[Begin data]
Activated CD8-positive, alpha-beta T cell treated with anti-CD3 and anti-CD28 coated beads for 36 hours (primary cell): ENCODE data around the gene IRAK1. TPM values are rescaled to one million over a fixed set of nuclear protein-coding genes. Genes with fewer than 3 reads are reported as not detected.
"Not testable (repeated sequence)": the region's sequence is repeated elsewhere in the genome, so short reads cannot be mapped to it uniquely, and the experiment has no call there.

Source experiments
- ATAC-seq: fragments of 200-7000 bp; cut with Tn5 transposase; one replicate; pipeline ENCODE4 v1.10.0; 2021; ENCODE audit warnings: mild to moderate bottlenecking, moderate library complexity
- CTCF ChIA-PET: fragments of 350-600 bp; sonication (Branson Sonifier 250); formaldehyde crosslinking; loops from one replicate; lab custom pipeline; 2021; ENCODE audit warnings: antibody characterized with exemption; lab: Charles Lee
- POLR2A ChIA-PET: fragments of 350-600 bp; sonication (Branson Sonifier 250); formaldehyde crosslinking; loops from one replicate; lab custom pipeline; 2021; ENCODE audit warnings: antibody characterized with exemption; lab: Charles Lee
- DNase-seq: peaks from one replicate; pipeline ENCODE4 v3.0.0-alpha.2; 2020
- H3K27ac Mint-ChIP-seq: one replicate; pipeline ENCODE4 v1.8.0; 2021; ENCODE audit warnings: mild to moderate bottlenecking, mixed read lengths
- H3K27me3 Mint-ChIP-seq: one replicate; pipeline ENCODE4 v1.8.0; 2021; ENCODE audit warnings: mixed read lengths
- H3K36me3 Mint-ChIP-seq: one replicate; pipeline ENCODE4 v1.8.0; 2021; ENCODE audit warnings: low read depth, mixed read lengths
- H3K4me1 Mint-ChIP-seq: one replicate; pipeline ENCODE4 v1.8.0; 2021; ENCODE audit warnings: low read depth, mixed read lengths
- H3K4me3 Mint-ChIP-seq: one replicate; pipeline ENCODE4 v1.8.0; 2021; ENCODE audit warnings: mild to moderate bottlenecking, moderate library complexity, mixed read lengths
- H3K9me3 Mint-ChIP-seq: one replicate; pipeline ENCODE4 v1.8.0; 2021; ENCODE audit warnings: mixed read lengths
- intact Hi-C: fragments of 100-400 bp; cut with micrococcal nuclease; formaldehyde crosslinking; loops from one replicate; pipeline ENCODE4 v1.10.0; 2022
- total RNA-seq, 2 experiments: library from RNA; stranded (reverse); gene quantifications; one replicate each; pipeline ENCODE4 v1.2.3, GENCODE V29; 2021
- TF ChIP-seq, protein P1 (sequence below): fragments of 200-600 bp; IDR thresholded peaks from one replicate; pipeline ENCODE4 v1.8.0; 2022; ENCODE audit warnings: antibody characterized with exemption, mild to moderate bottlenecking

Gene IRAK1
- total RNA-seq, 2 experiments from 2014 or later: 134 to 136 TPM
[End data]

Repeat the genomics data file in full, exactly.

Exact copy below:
Activated CD8-positive, alpha-beta T cell treated with anti-CD3 and anti-CD28 coated beads for 36 hours (primary cell): ENCODE data around the gene IRAK1. TPM values are rescaled to one million over a fixed set of nuclear protein-coding genes. Genes with fewer than 3 reads are reported as not detected.
"Not testable (repeated sequence)": the region's sequence is repeated elsewhere in the genome, so short reads cannot be mapped to it uniquely, and the experiment has no call there.

Source experiments
- ATAC-seq: fragments of 200-7000 bp; cut with Tn5 transposase; one replicate; pipeline ENCODE4 v1.10.0; 2021; ENCODE audit warnings: mild to moderate bottlenecking, moderate library complexity
- CTCF ChIA-PET: fragments of 350-600 bp; sonication (Branson Sonifier 250); formaldehyde crosslinking; loops from one replicate; lab custom pipeline; 2021; ENCODE audit warnings: antibody characterized with exemption; lab: Charles Lee
- POLR2A ChIA-PET: fragments of 350-600 bp; sonication (Branson Sonifier 250); formaldehyde crosslinking; loops from one replicate; lab custom pipeline; 2021; ENCODE audit warnings: antibody characterized with exemption; lab: Charles Lee
- DNase-seq: peaks from one replicate; pipeline ENCODE4 v3.0.0-alpha.2; 2020
- H3K27ac Mint-ChIP-seq: one replicate; pipeline ENCODE4 v1.8.0; 2021; ENCODE audit warnings: mild to moderate bottlenecking, mixed read lengths
- H3K27me3 Mint-ChIP-seq: one replicate; pipeline ENCODE4 v1.8.0; 2021; ENCODE audit warnings: mixed read lengths
- H3K36me3 Mint-ChIP-seq: one replicate; pipeline ENCODE4 v1.8.0; 2021; ENCODE audit warnings: low read depth, mixed read lengths
- H3K4me1 Mint-ChIP-seq: one replicate; pipeline ENCODE4 v1.8.0; 2021; ENCODE audit warnings: low read depth, mixed read lengths
- H3K4me3 Mint-ChIP-seq: one replicate; pipeline ENCODE4 v1.8.0; 2021; ENCODE audit warnings: mild to moderate bottlenecking, moderate library complexity, mixed read lengths
- H3K9me3 Mint-ChIP-seq: one replicate; pipeline ENCODE4 v1.8.0; 2021; ENCODE audit warnings: mixed read lengths
- intact Hi-C: fragments of 100-400 bp; cut with micrococcal nuclease; formaldehyde crosslinking; loops from one replicate; pipeline ENCODE4 v1.10.0; 2022
- total RNA-seq, 2 experiments: library from RNA; stranded (reverse); gene quantifications; one replicate each; pipeline ENCODE4 v1.2.3, GENCODE V29; 2021
- TF ChIP-seq, protein P1 (sequence below): fragments of 200-600 bp; IDR thresholded peaks from one replicate; pipeline ENCODE4 v1.8.0; 2022; ENCODE audit warnings: antibody characterized with exemption, mild to moderate bottlenecking

Gene IRAK1
- total RNA-seq, 2 experiments from 2014 or later: 134 to 136 TPM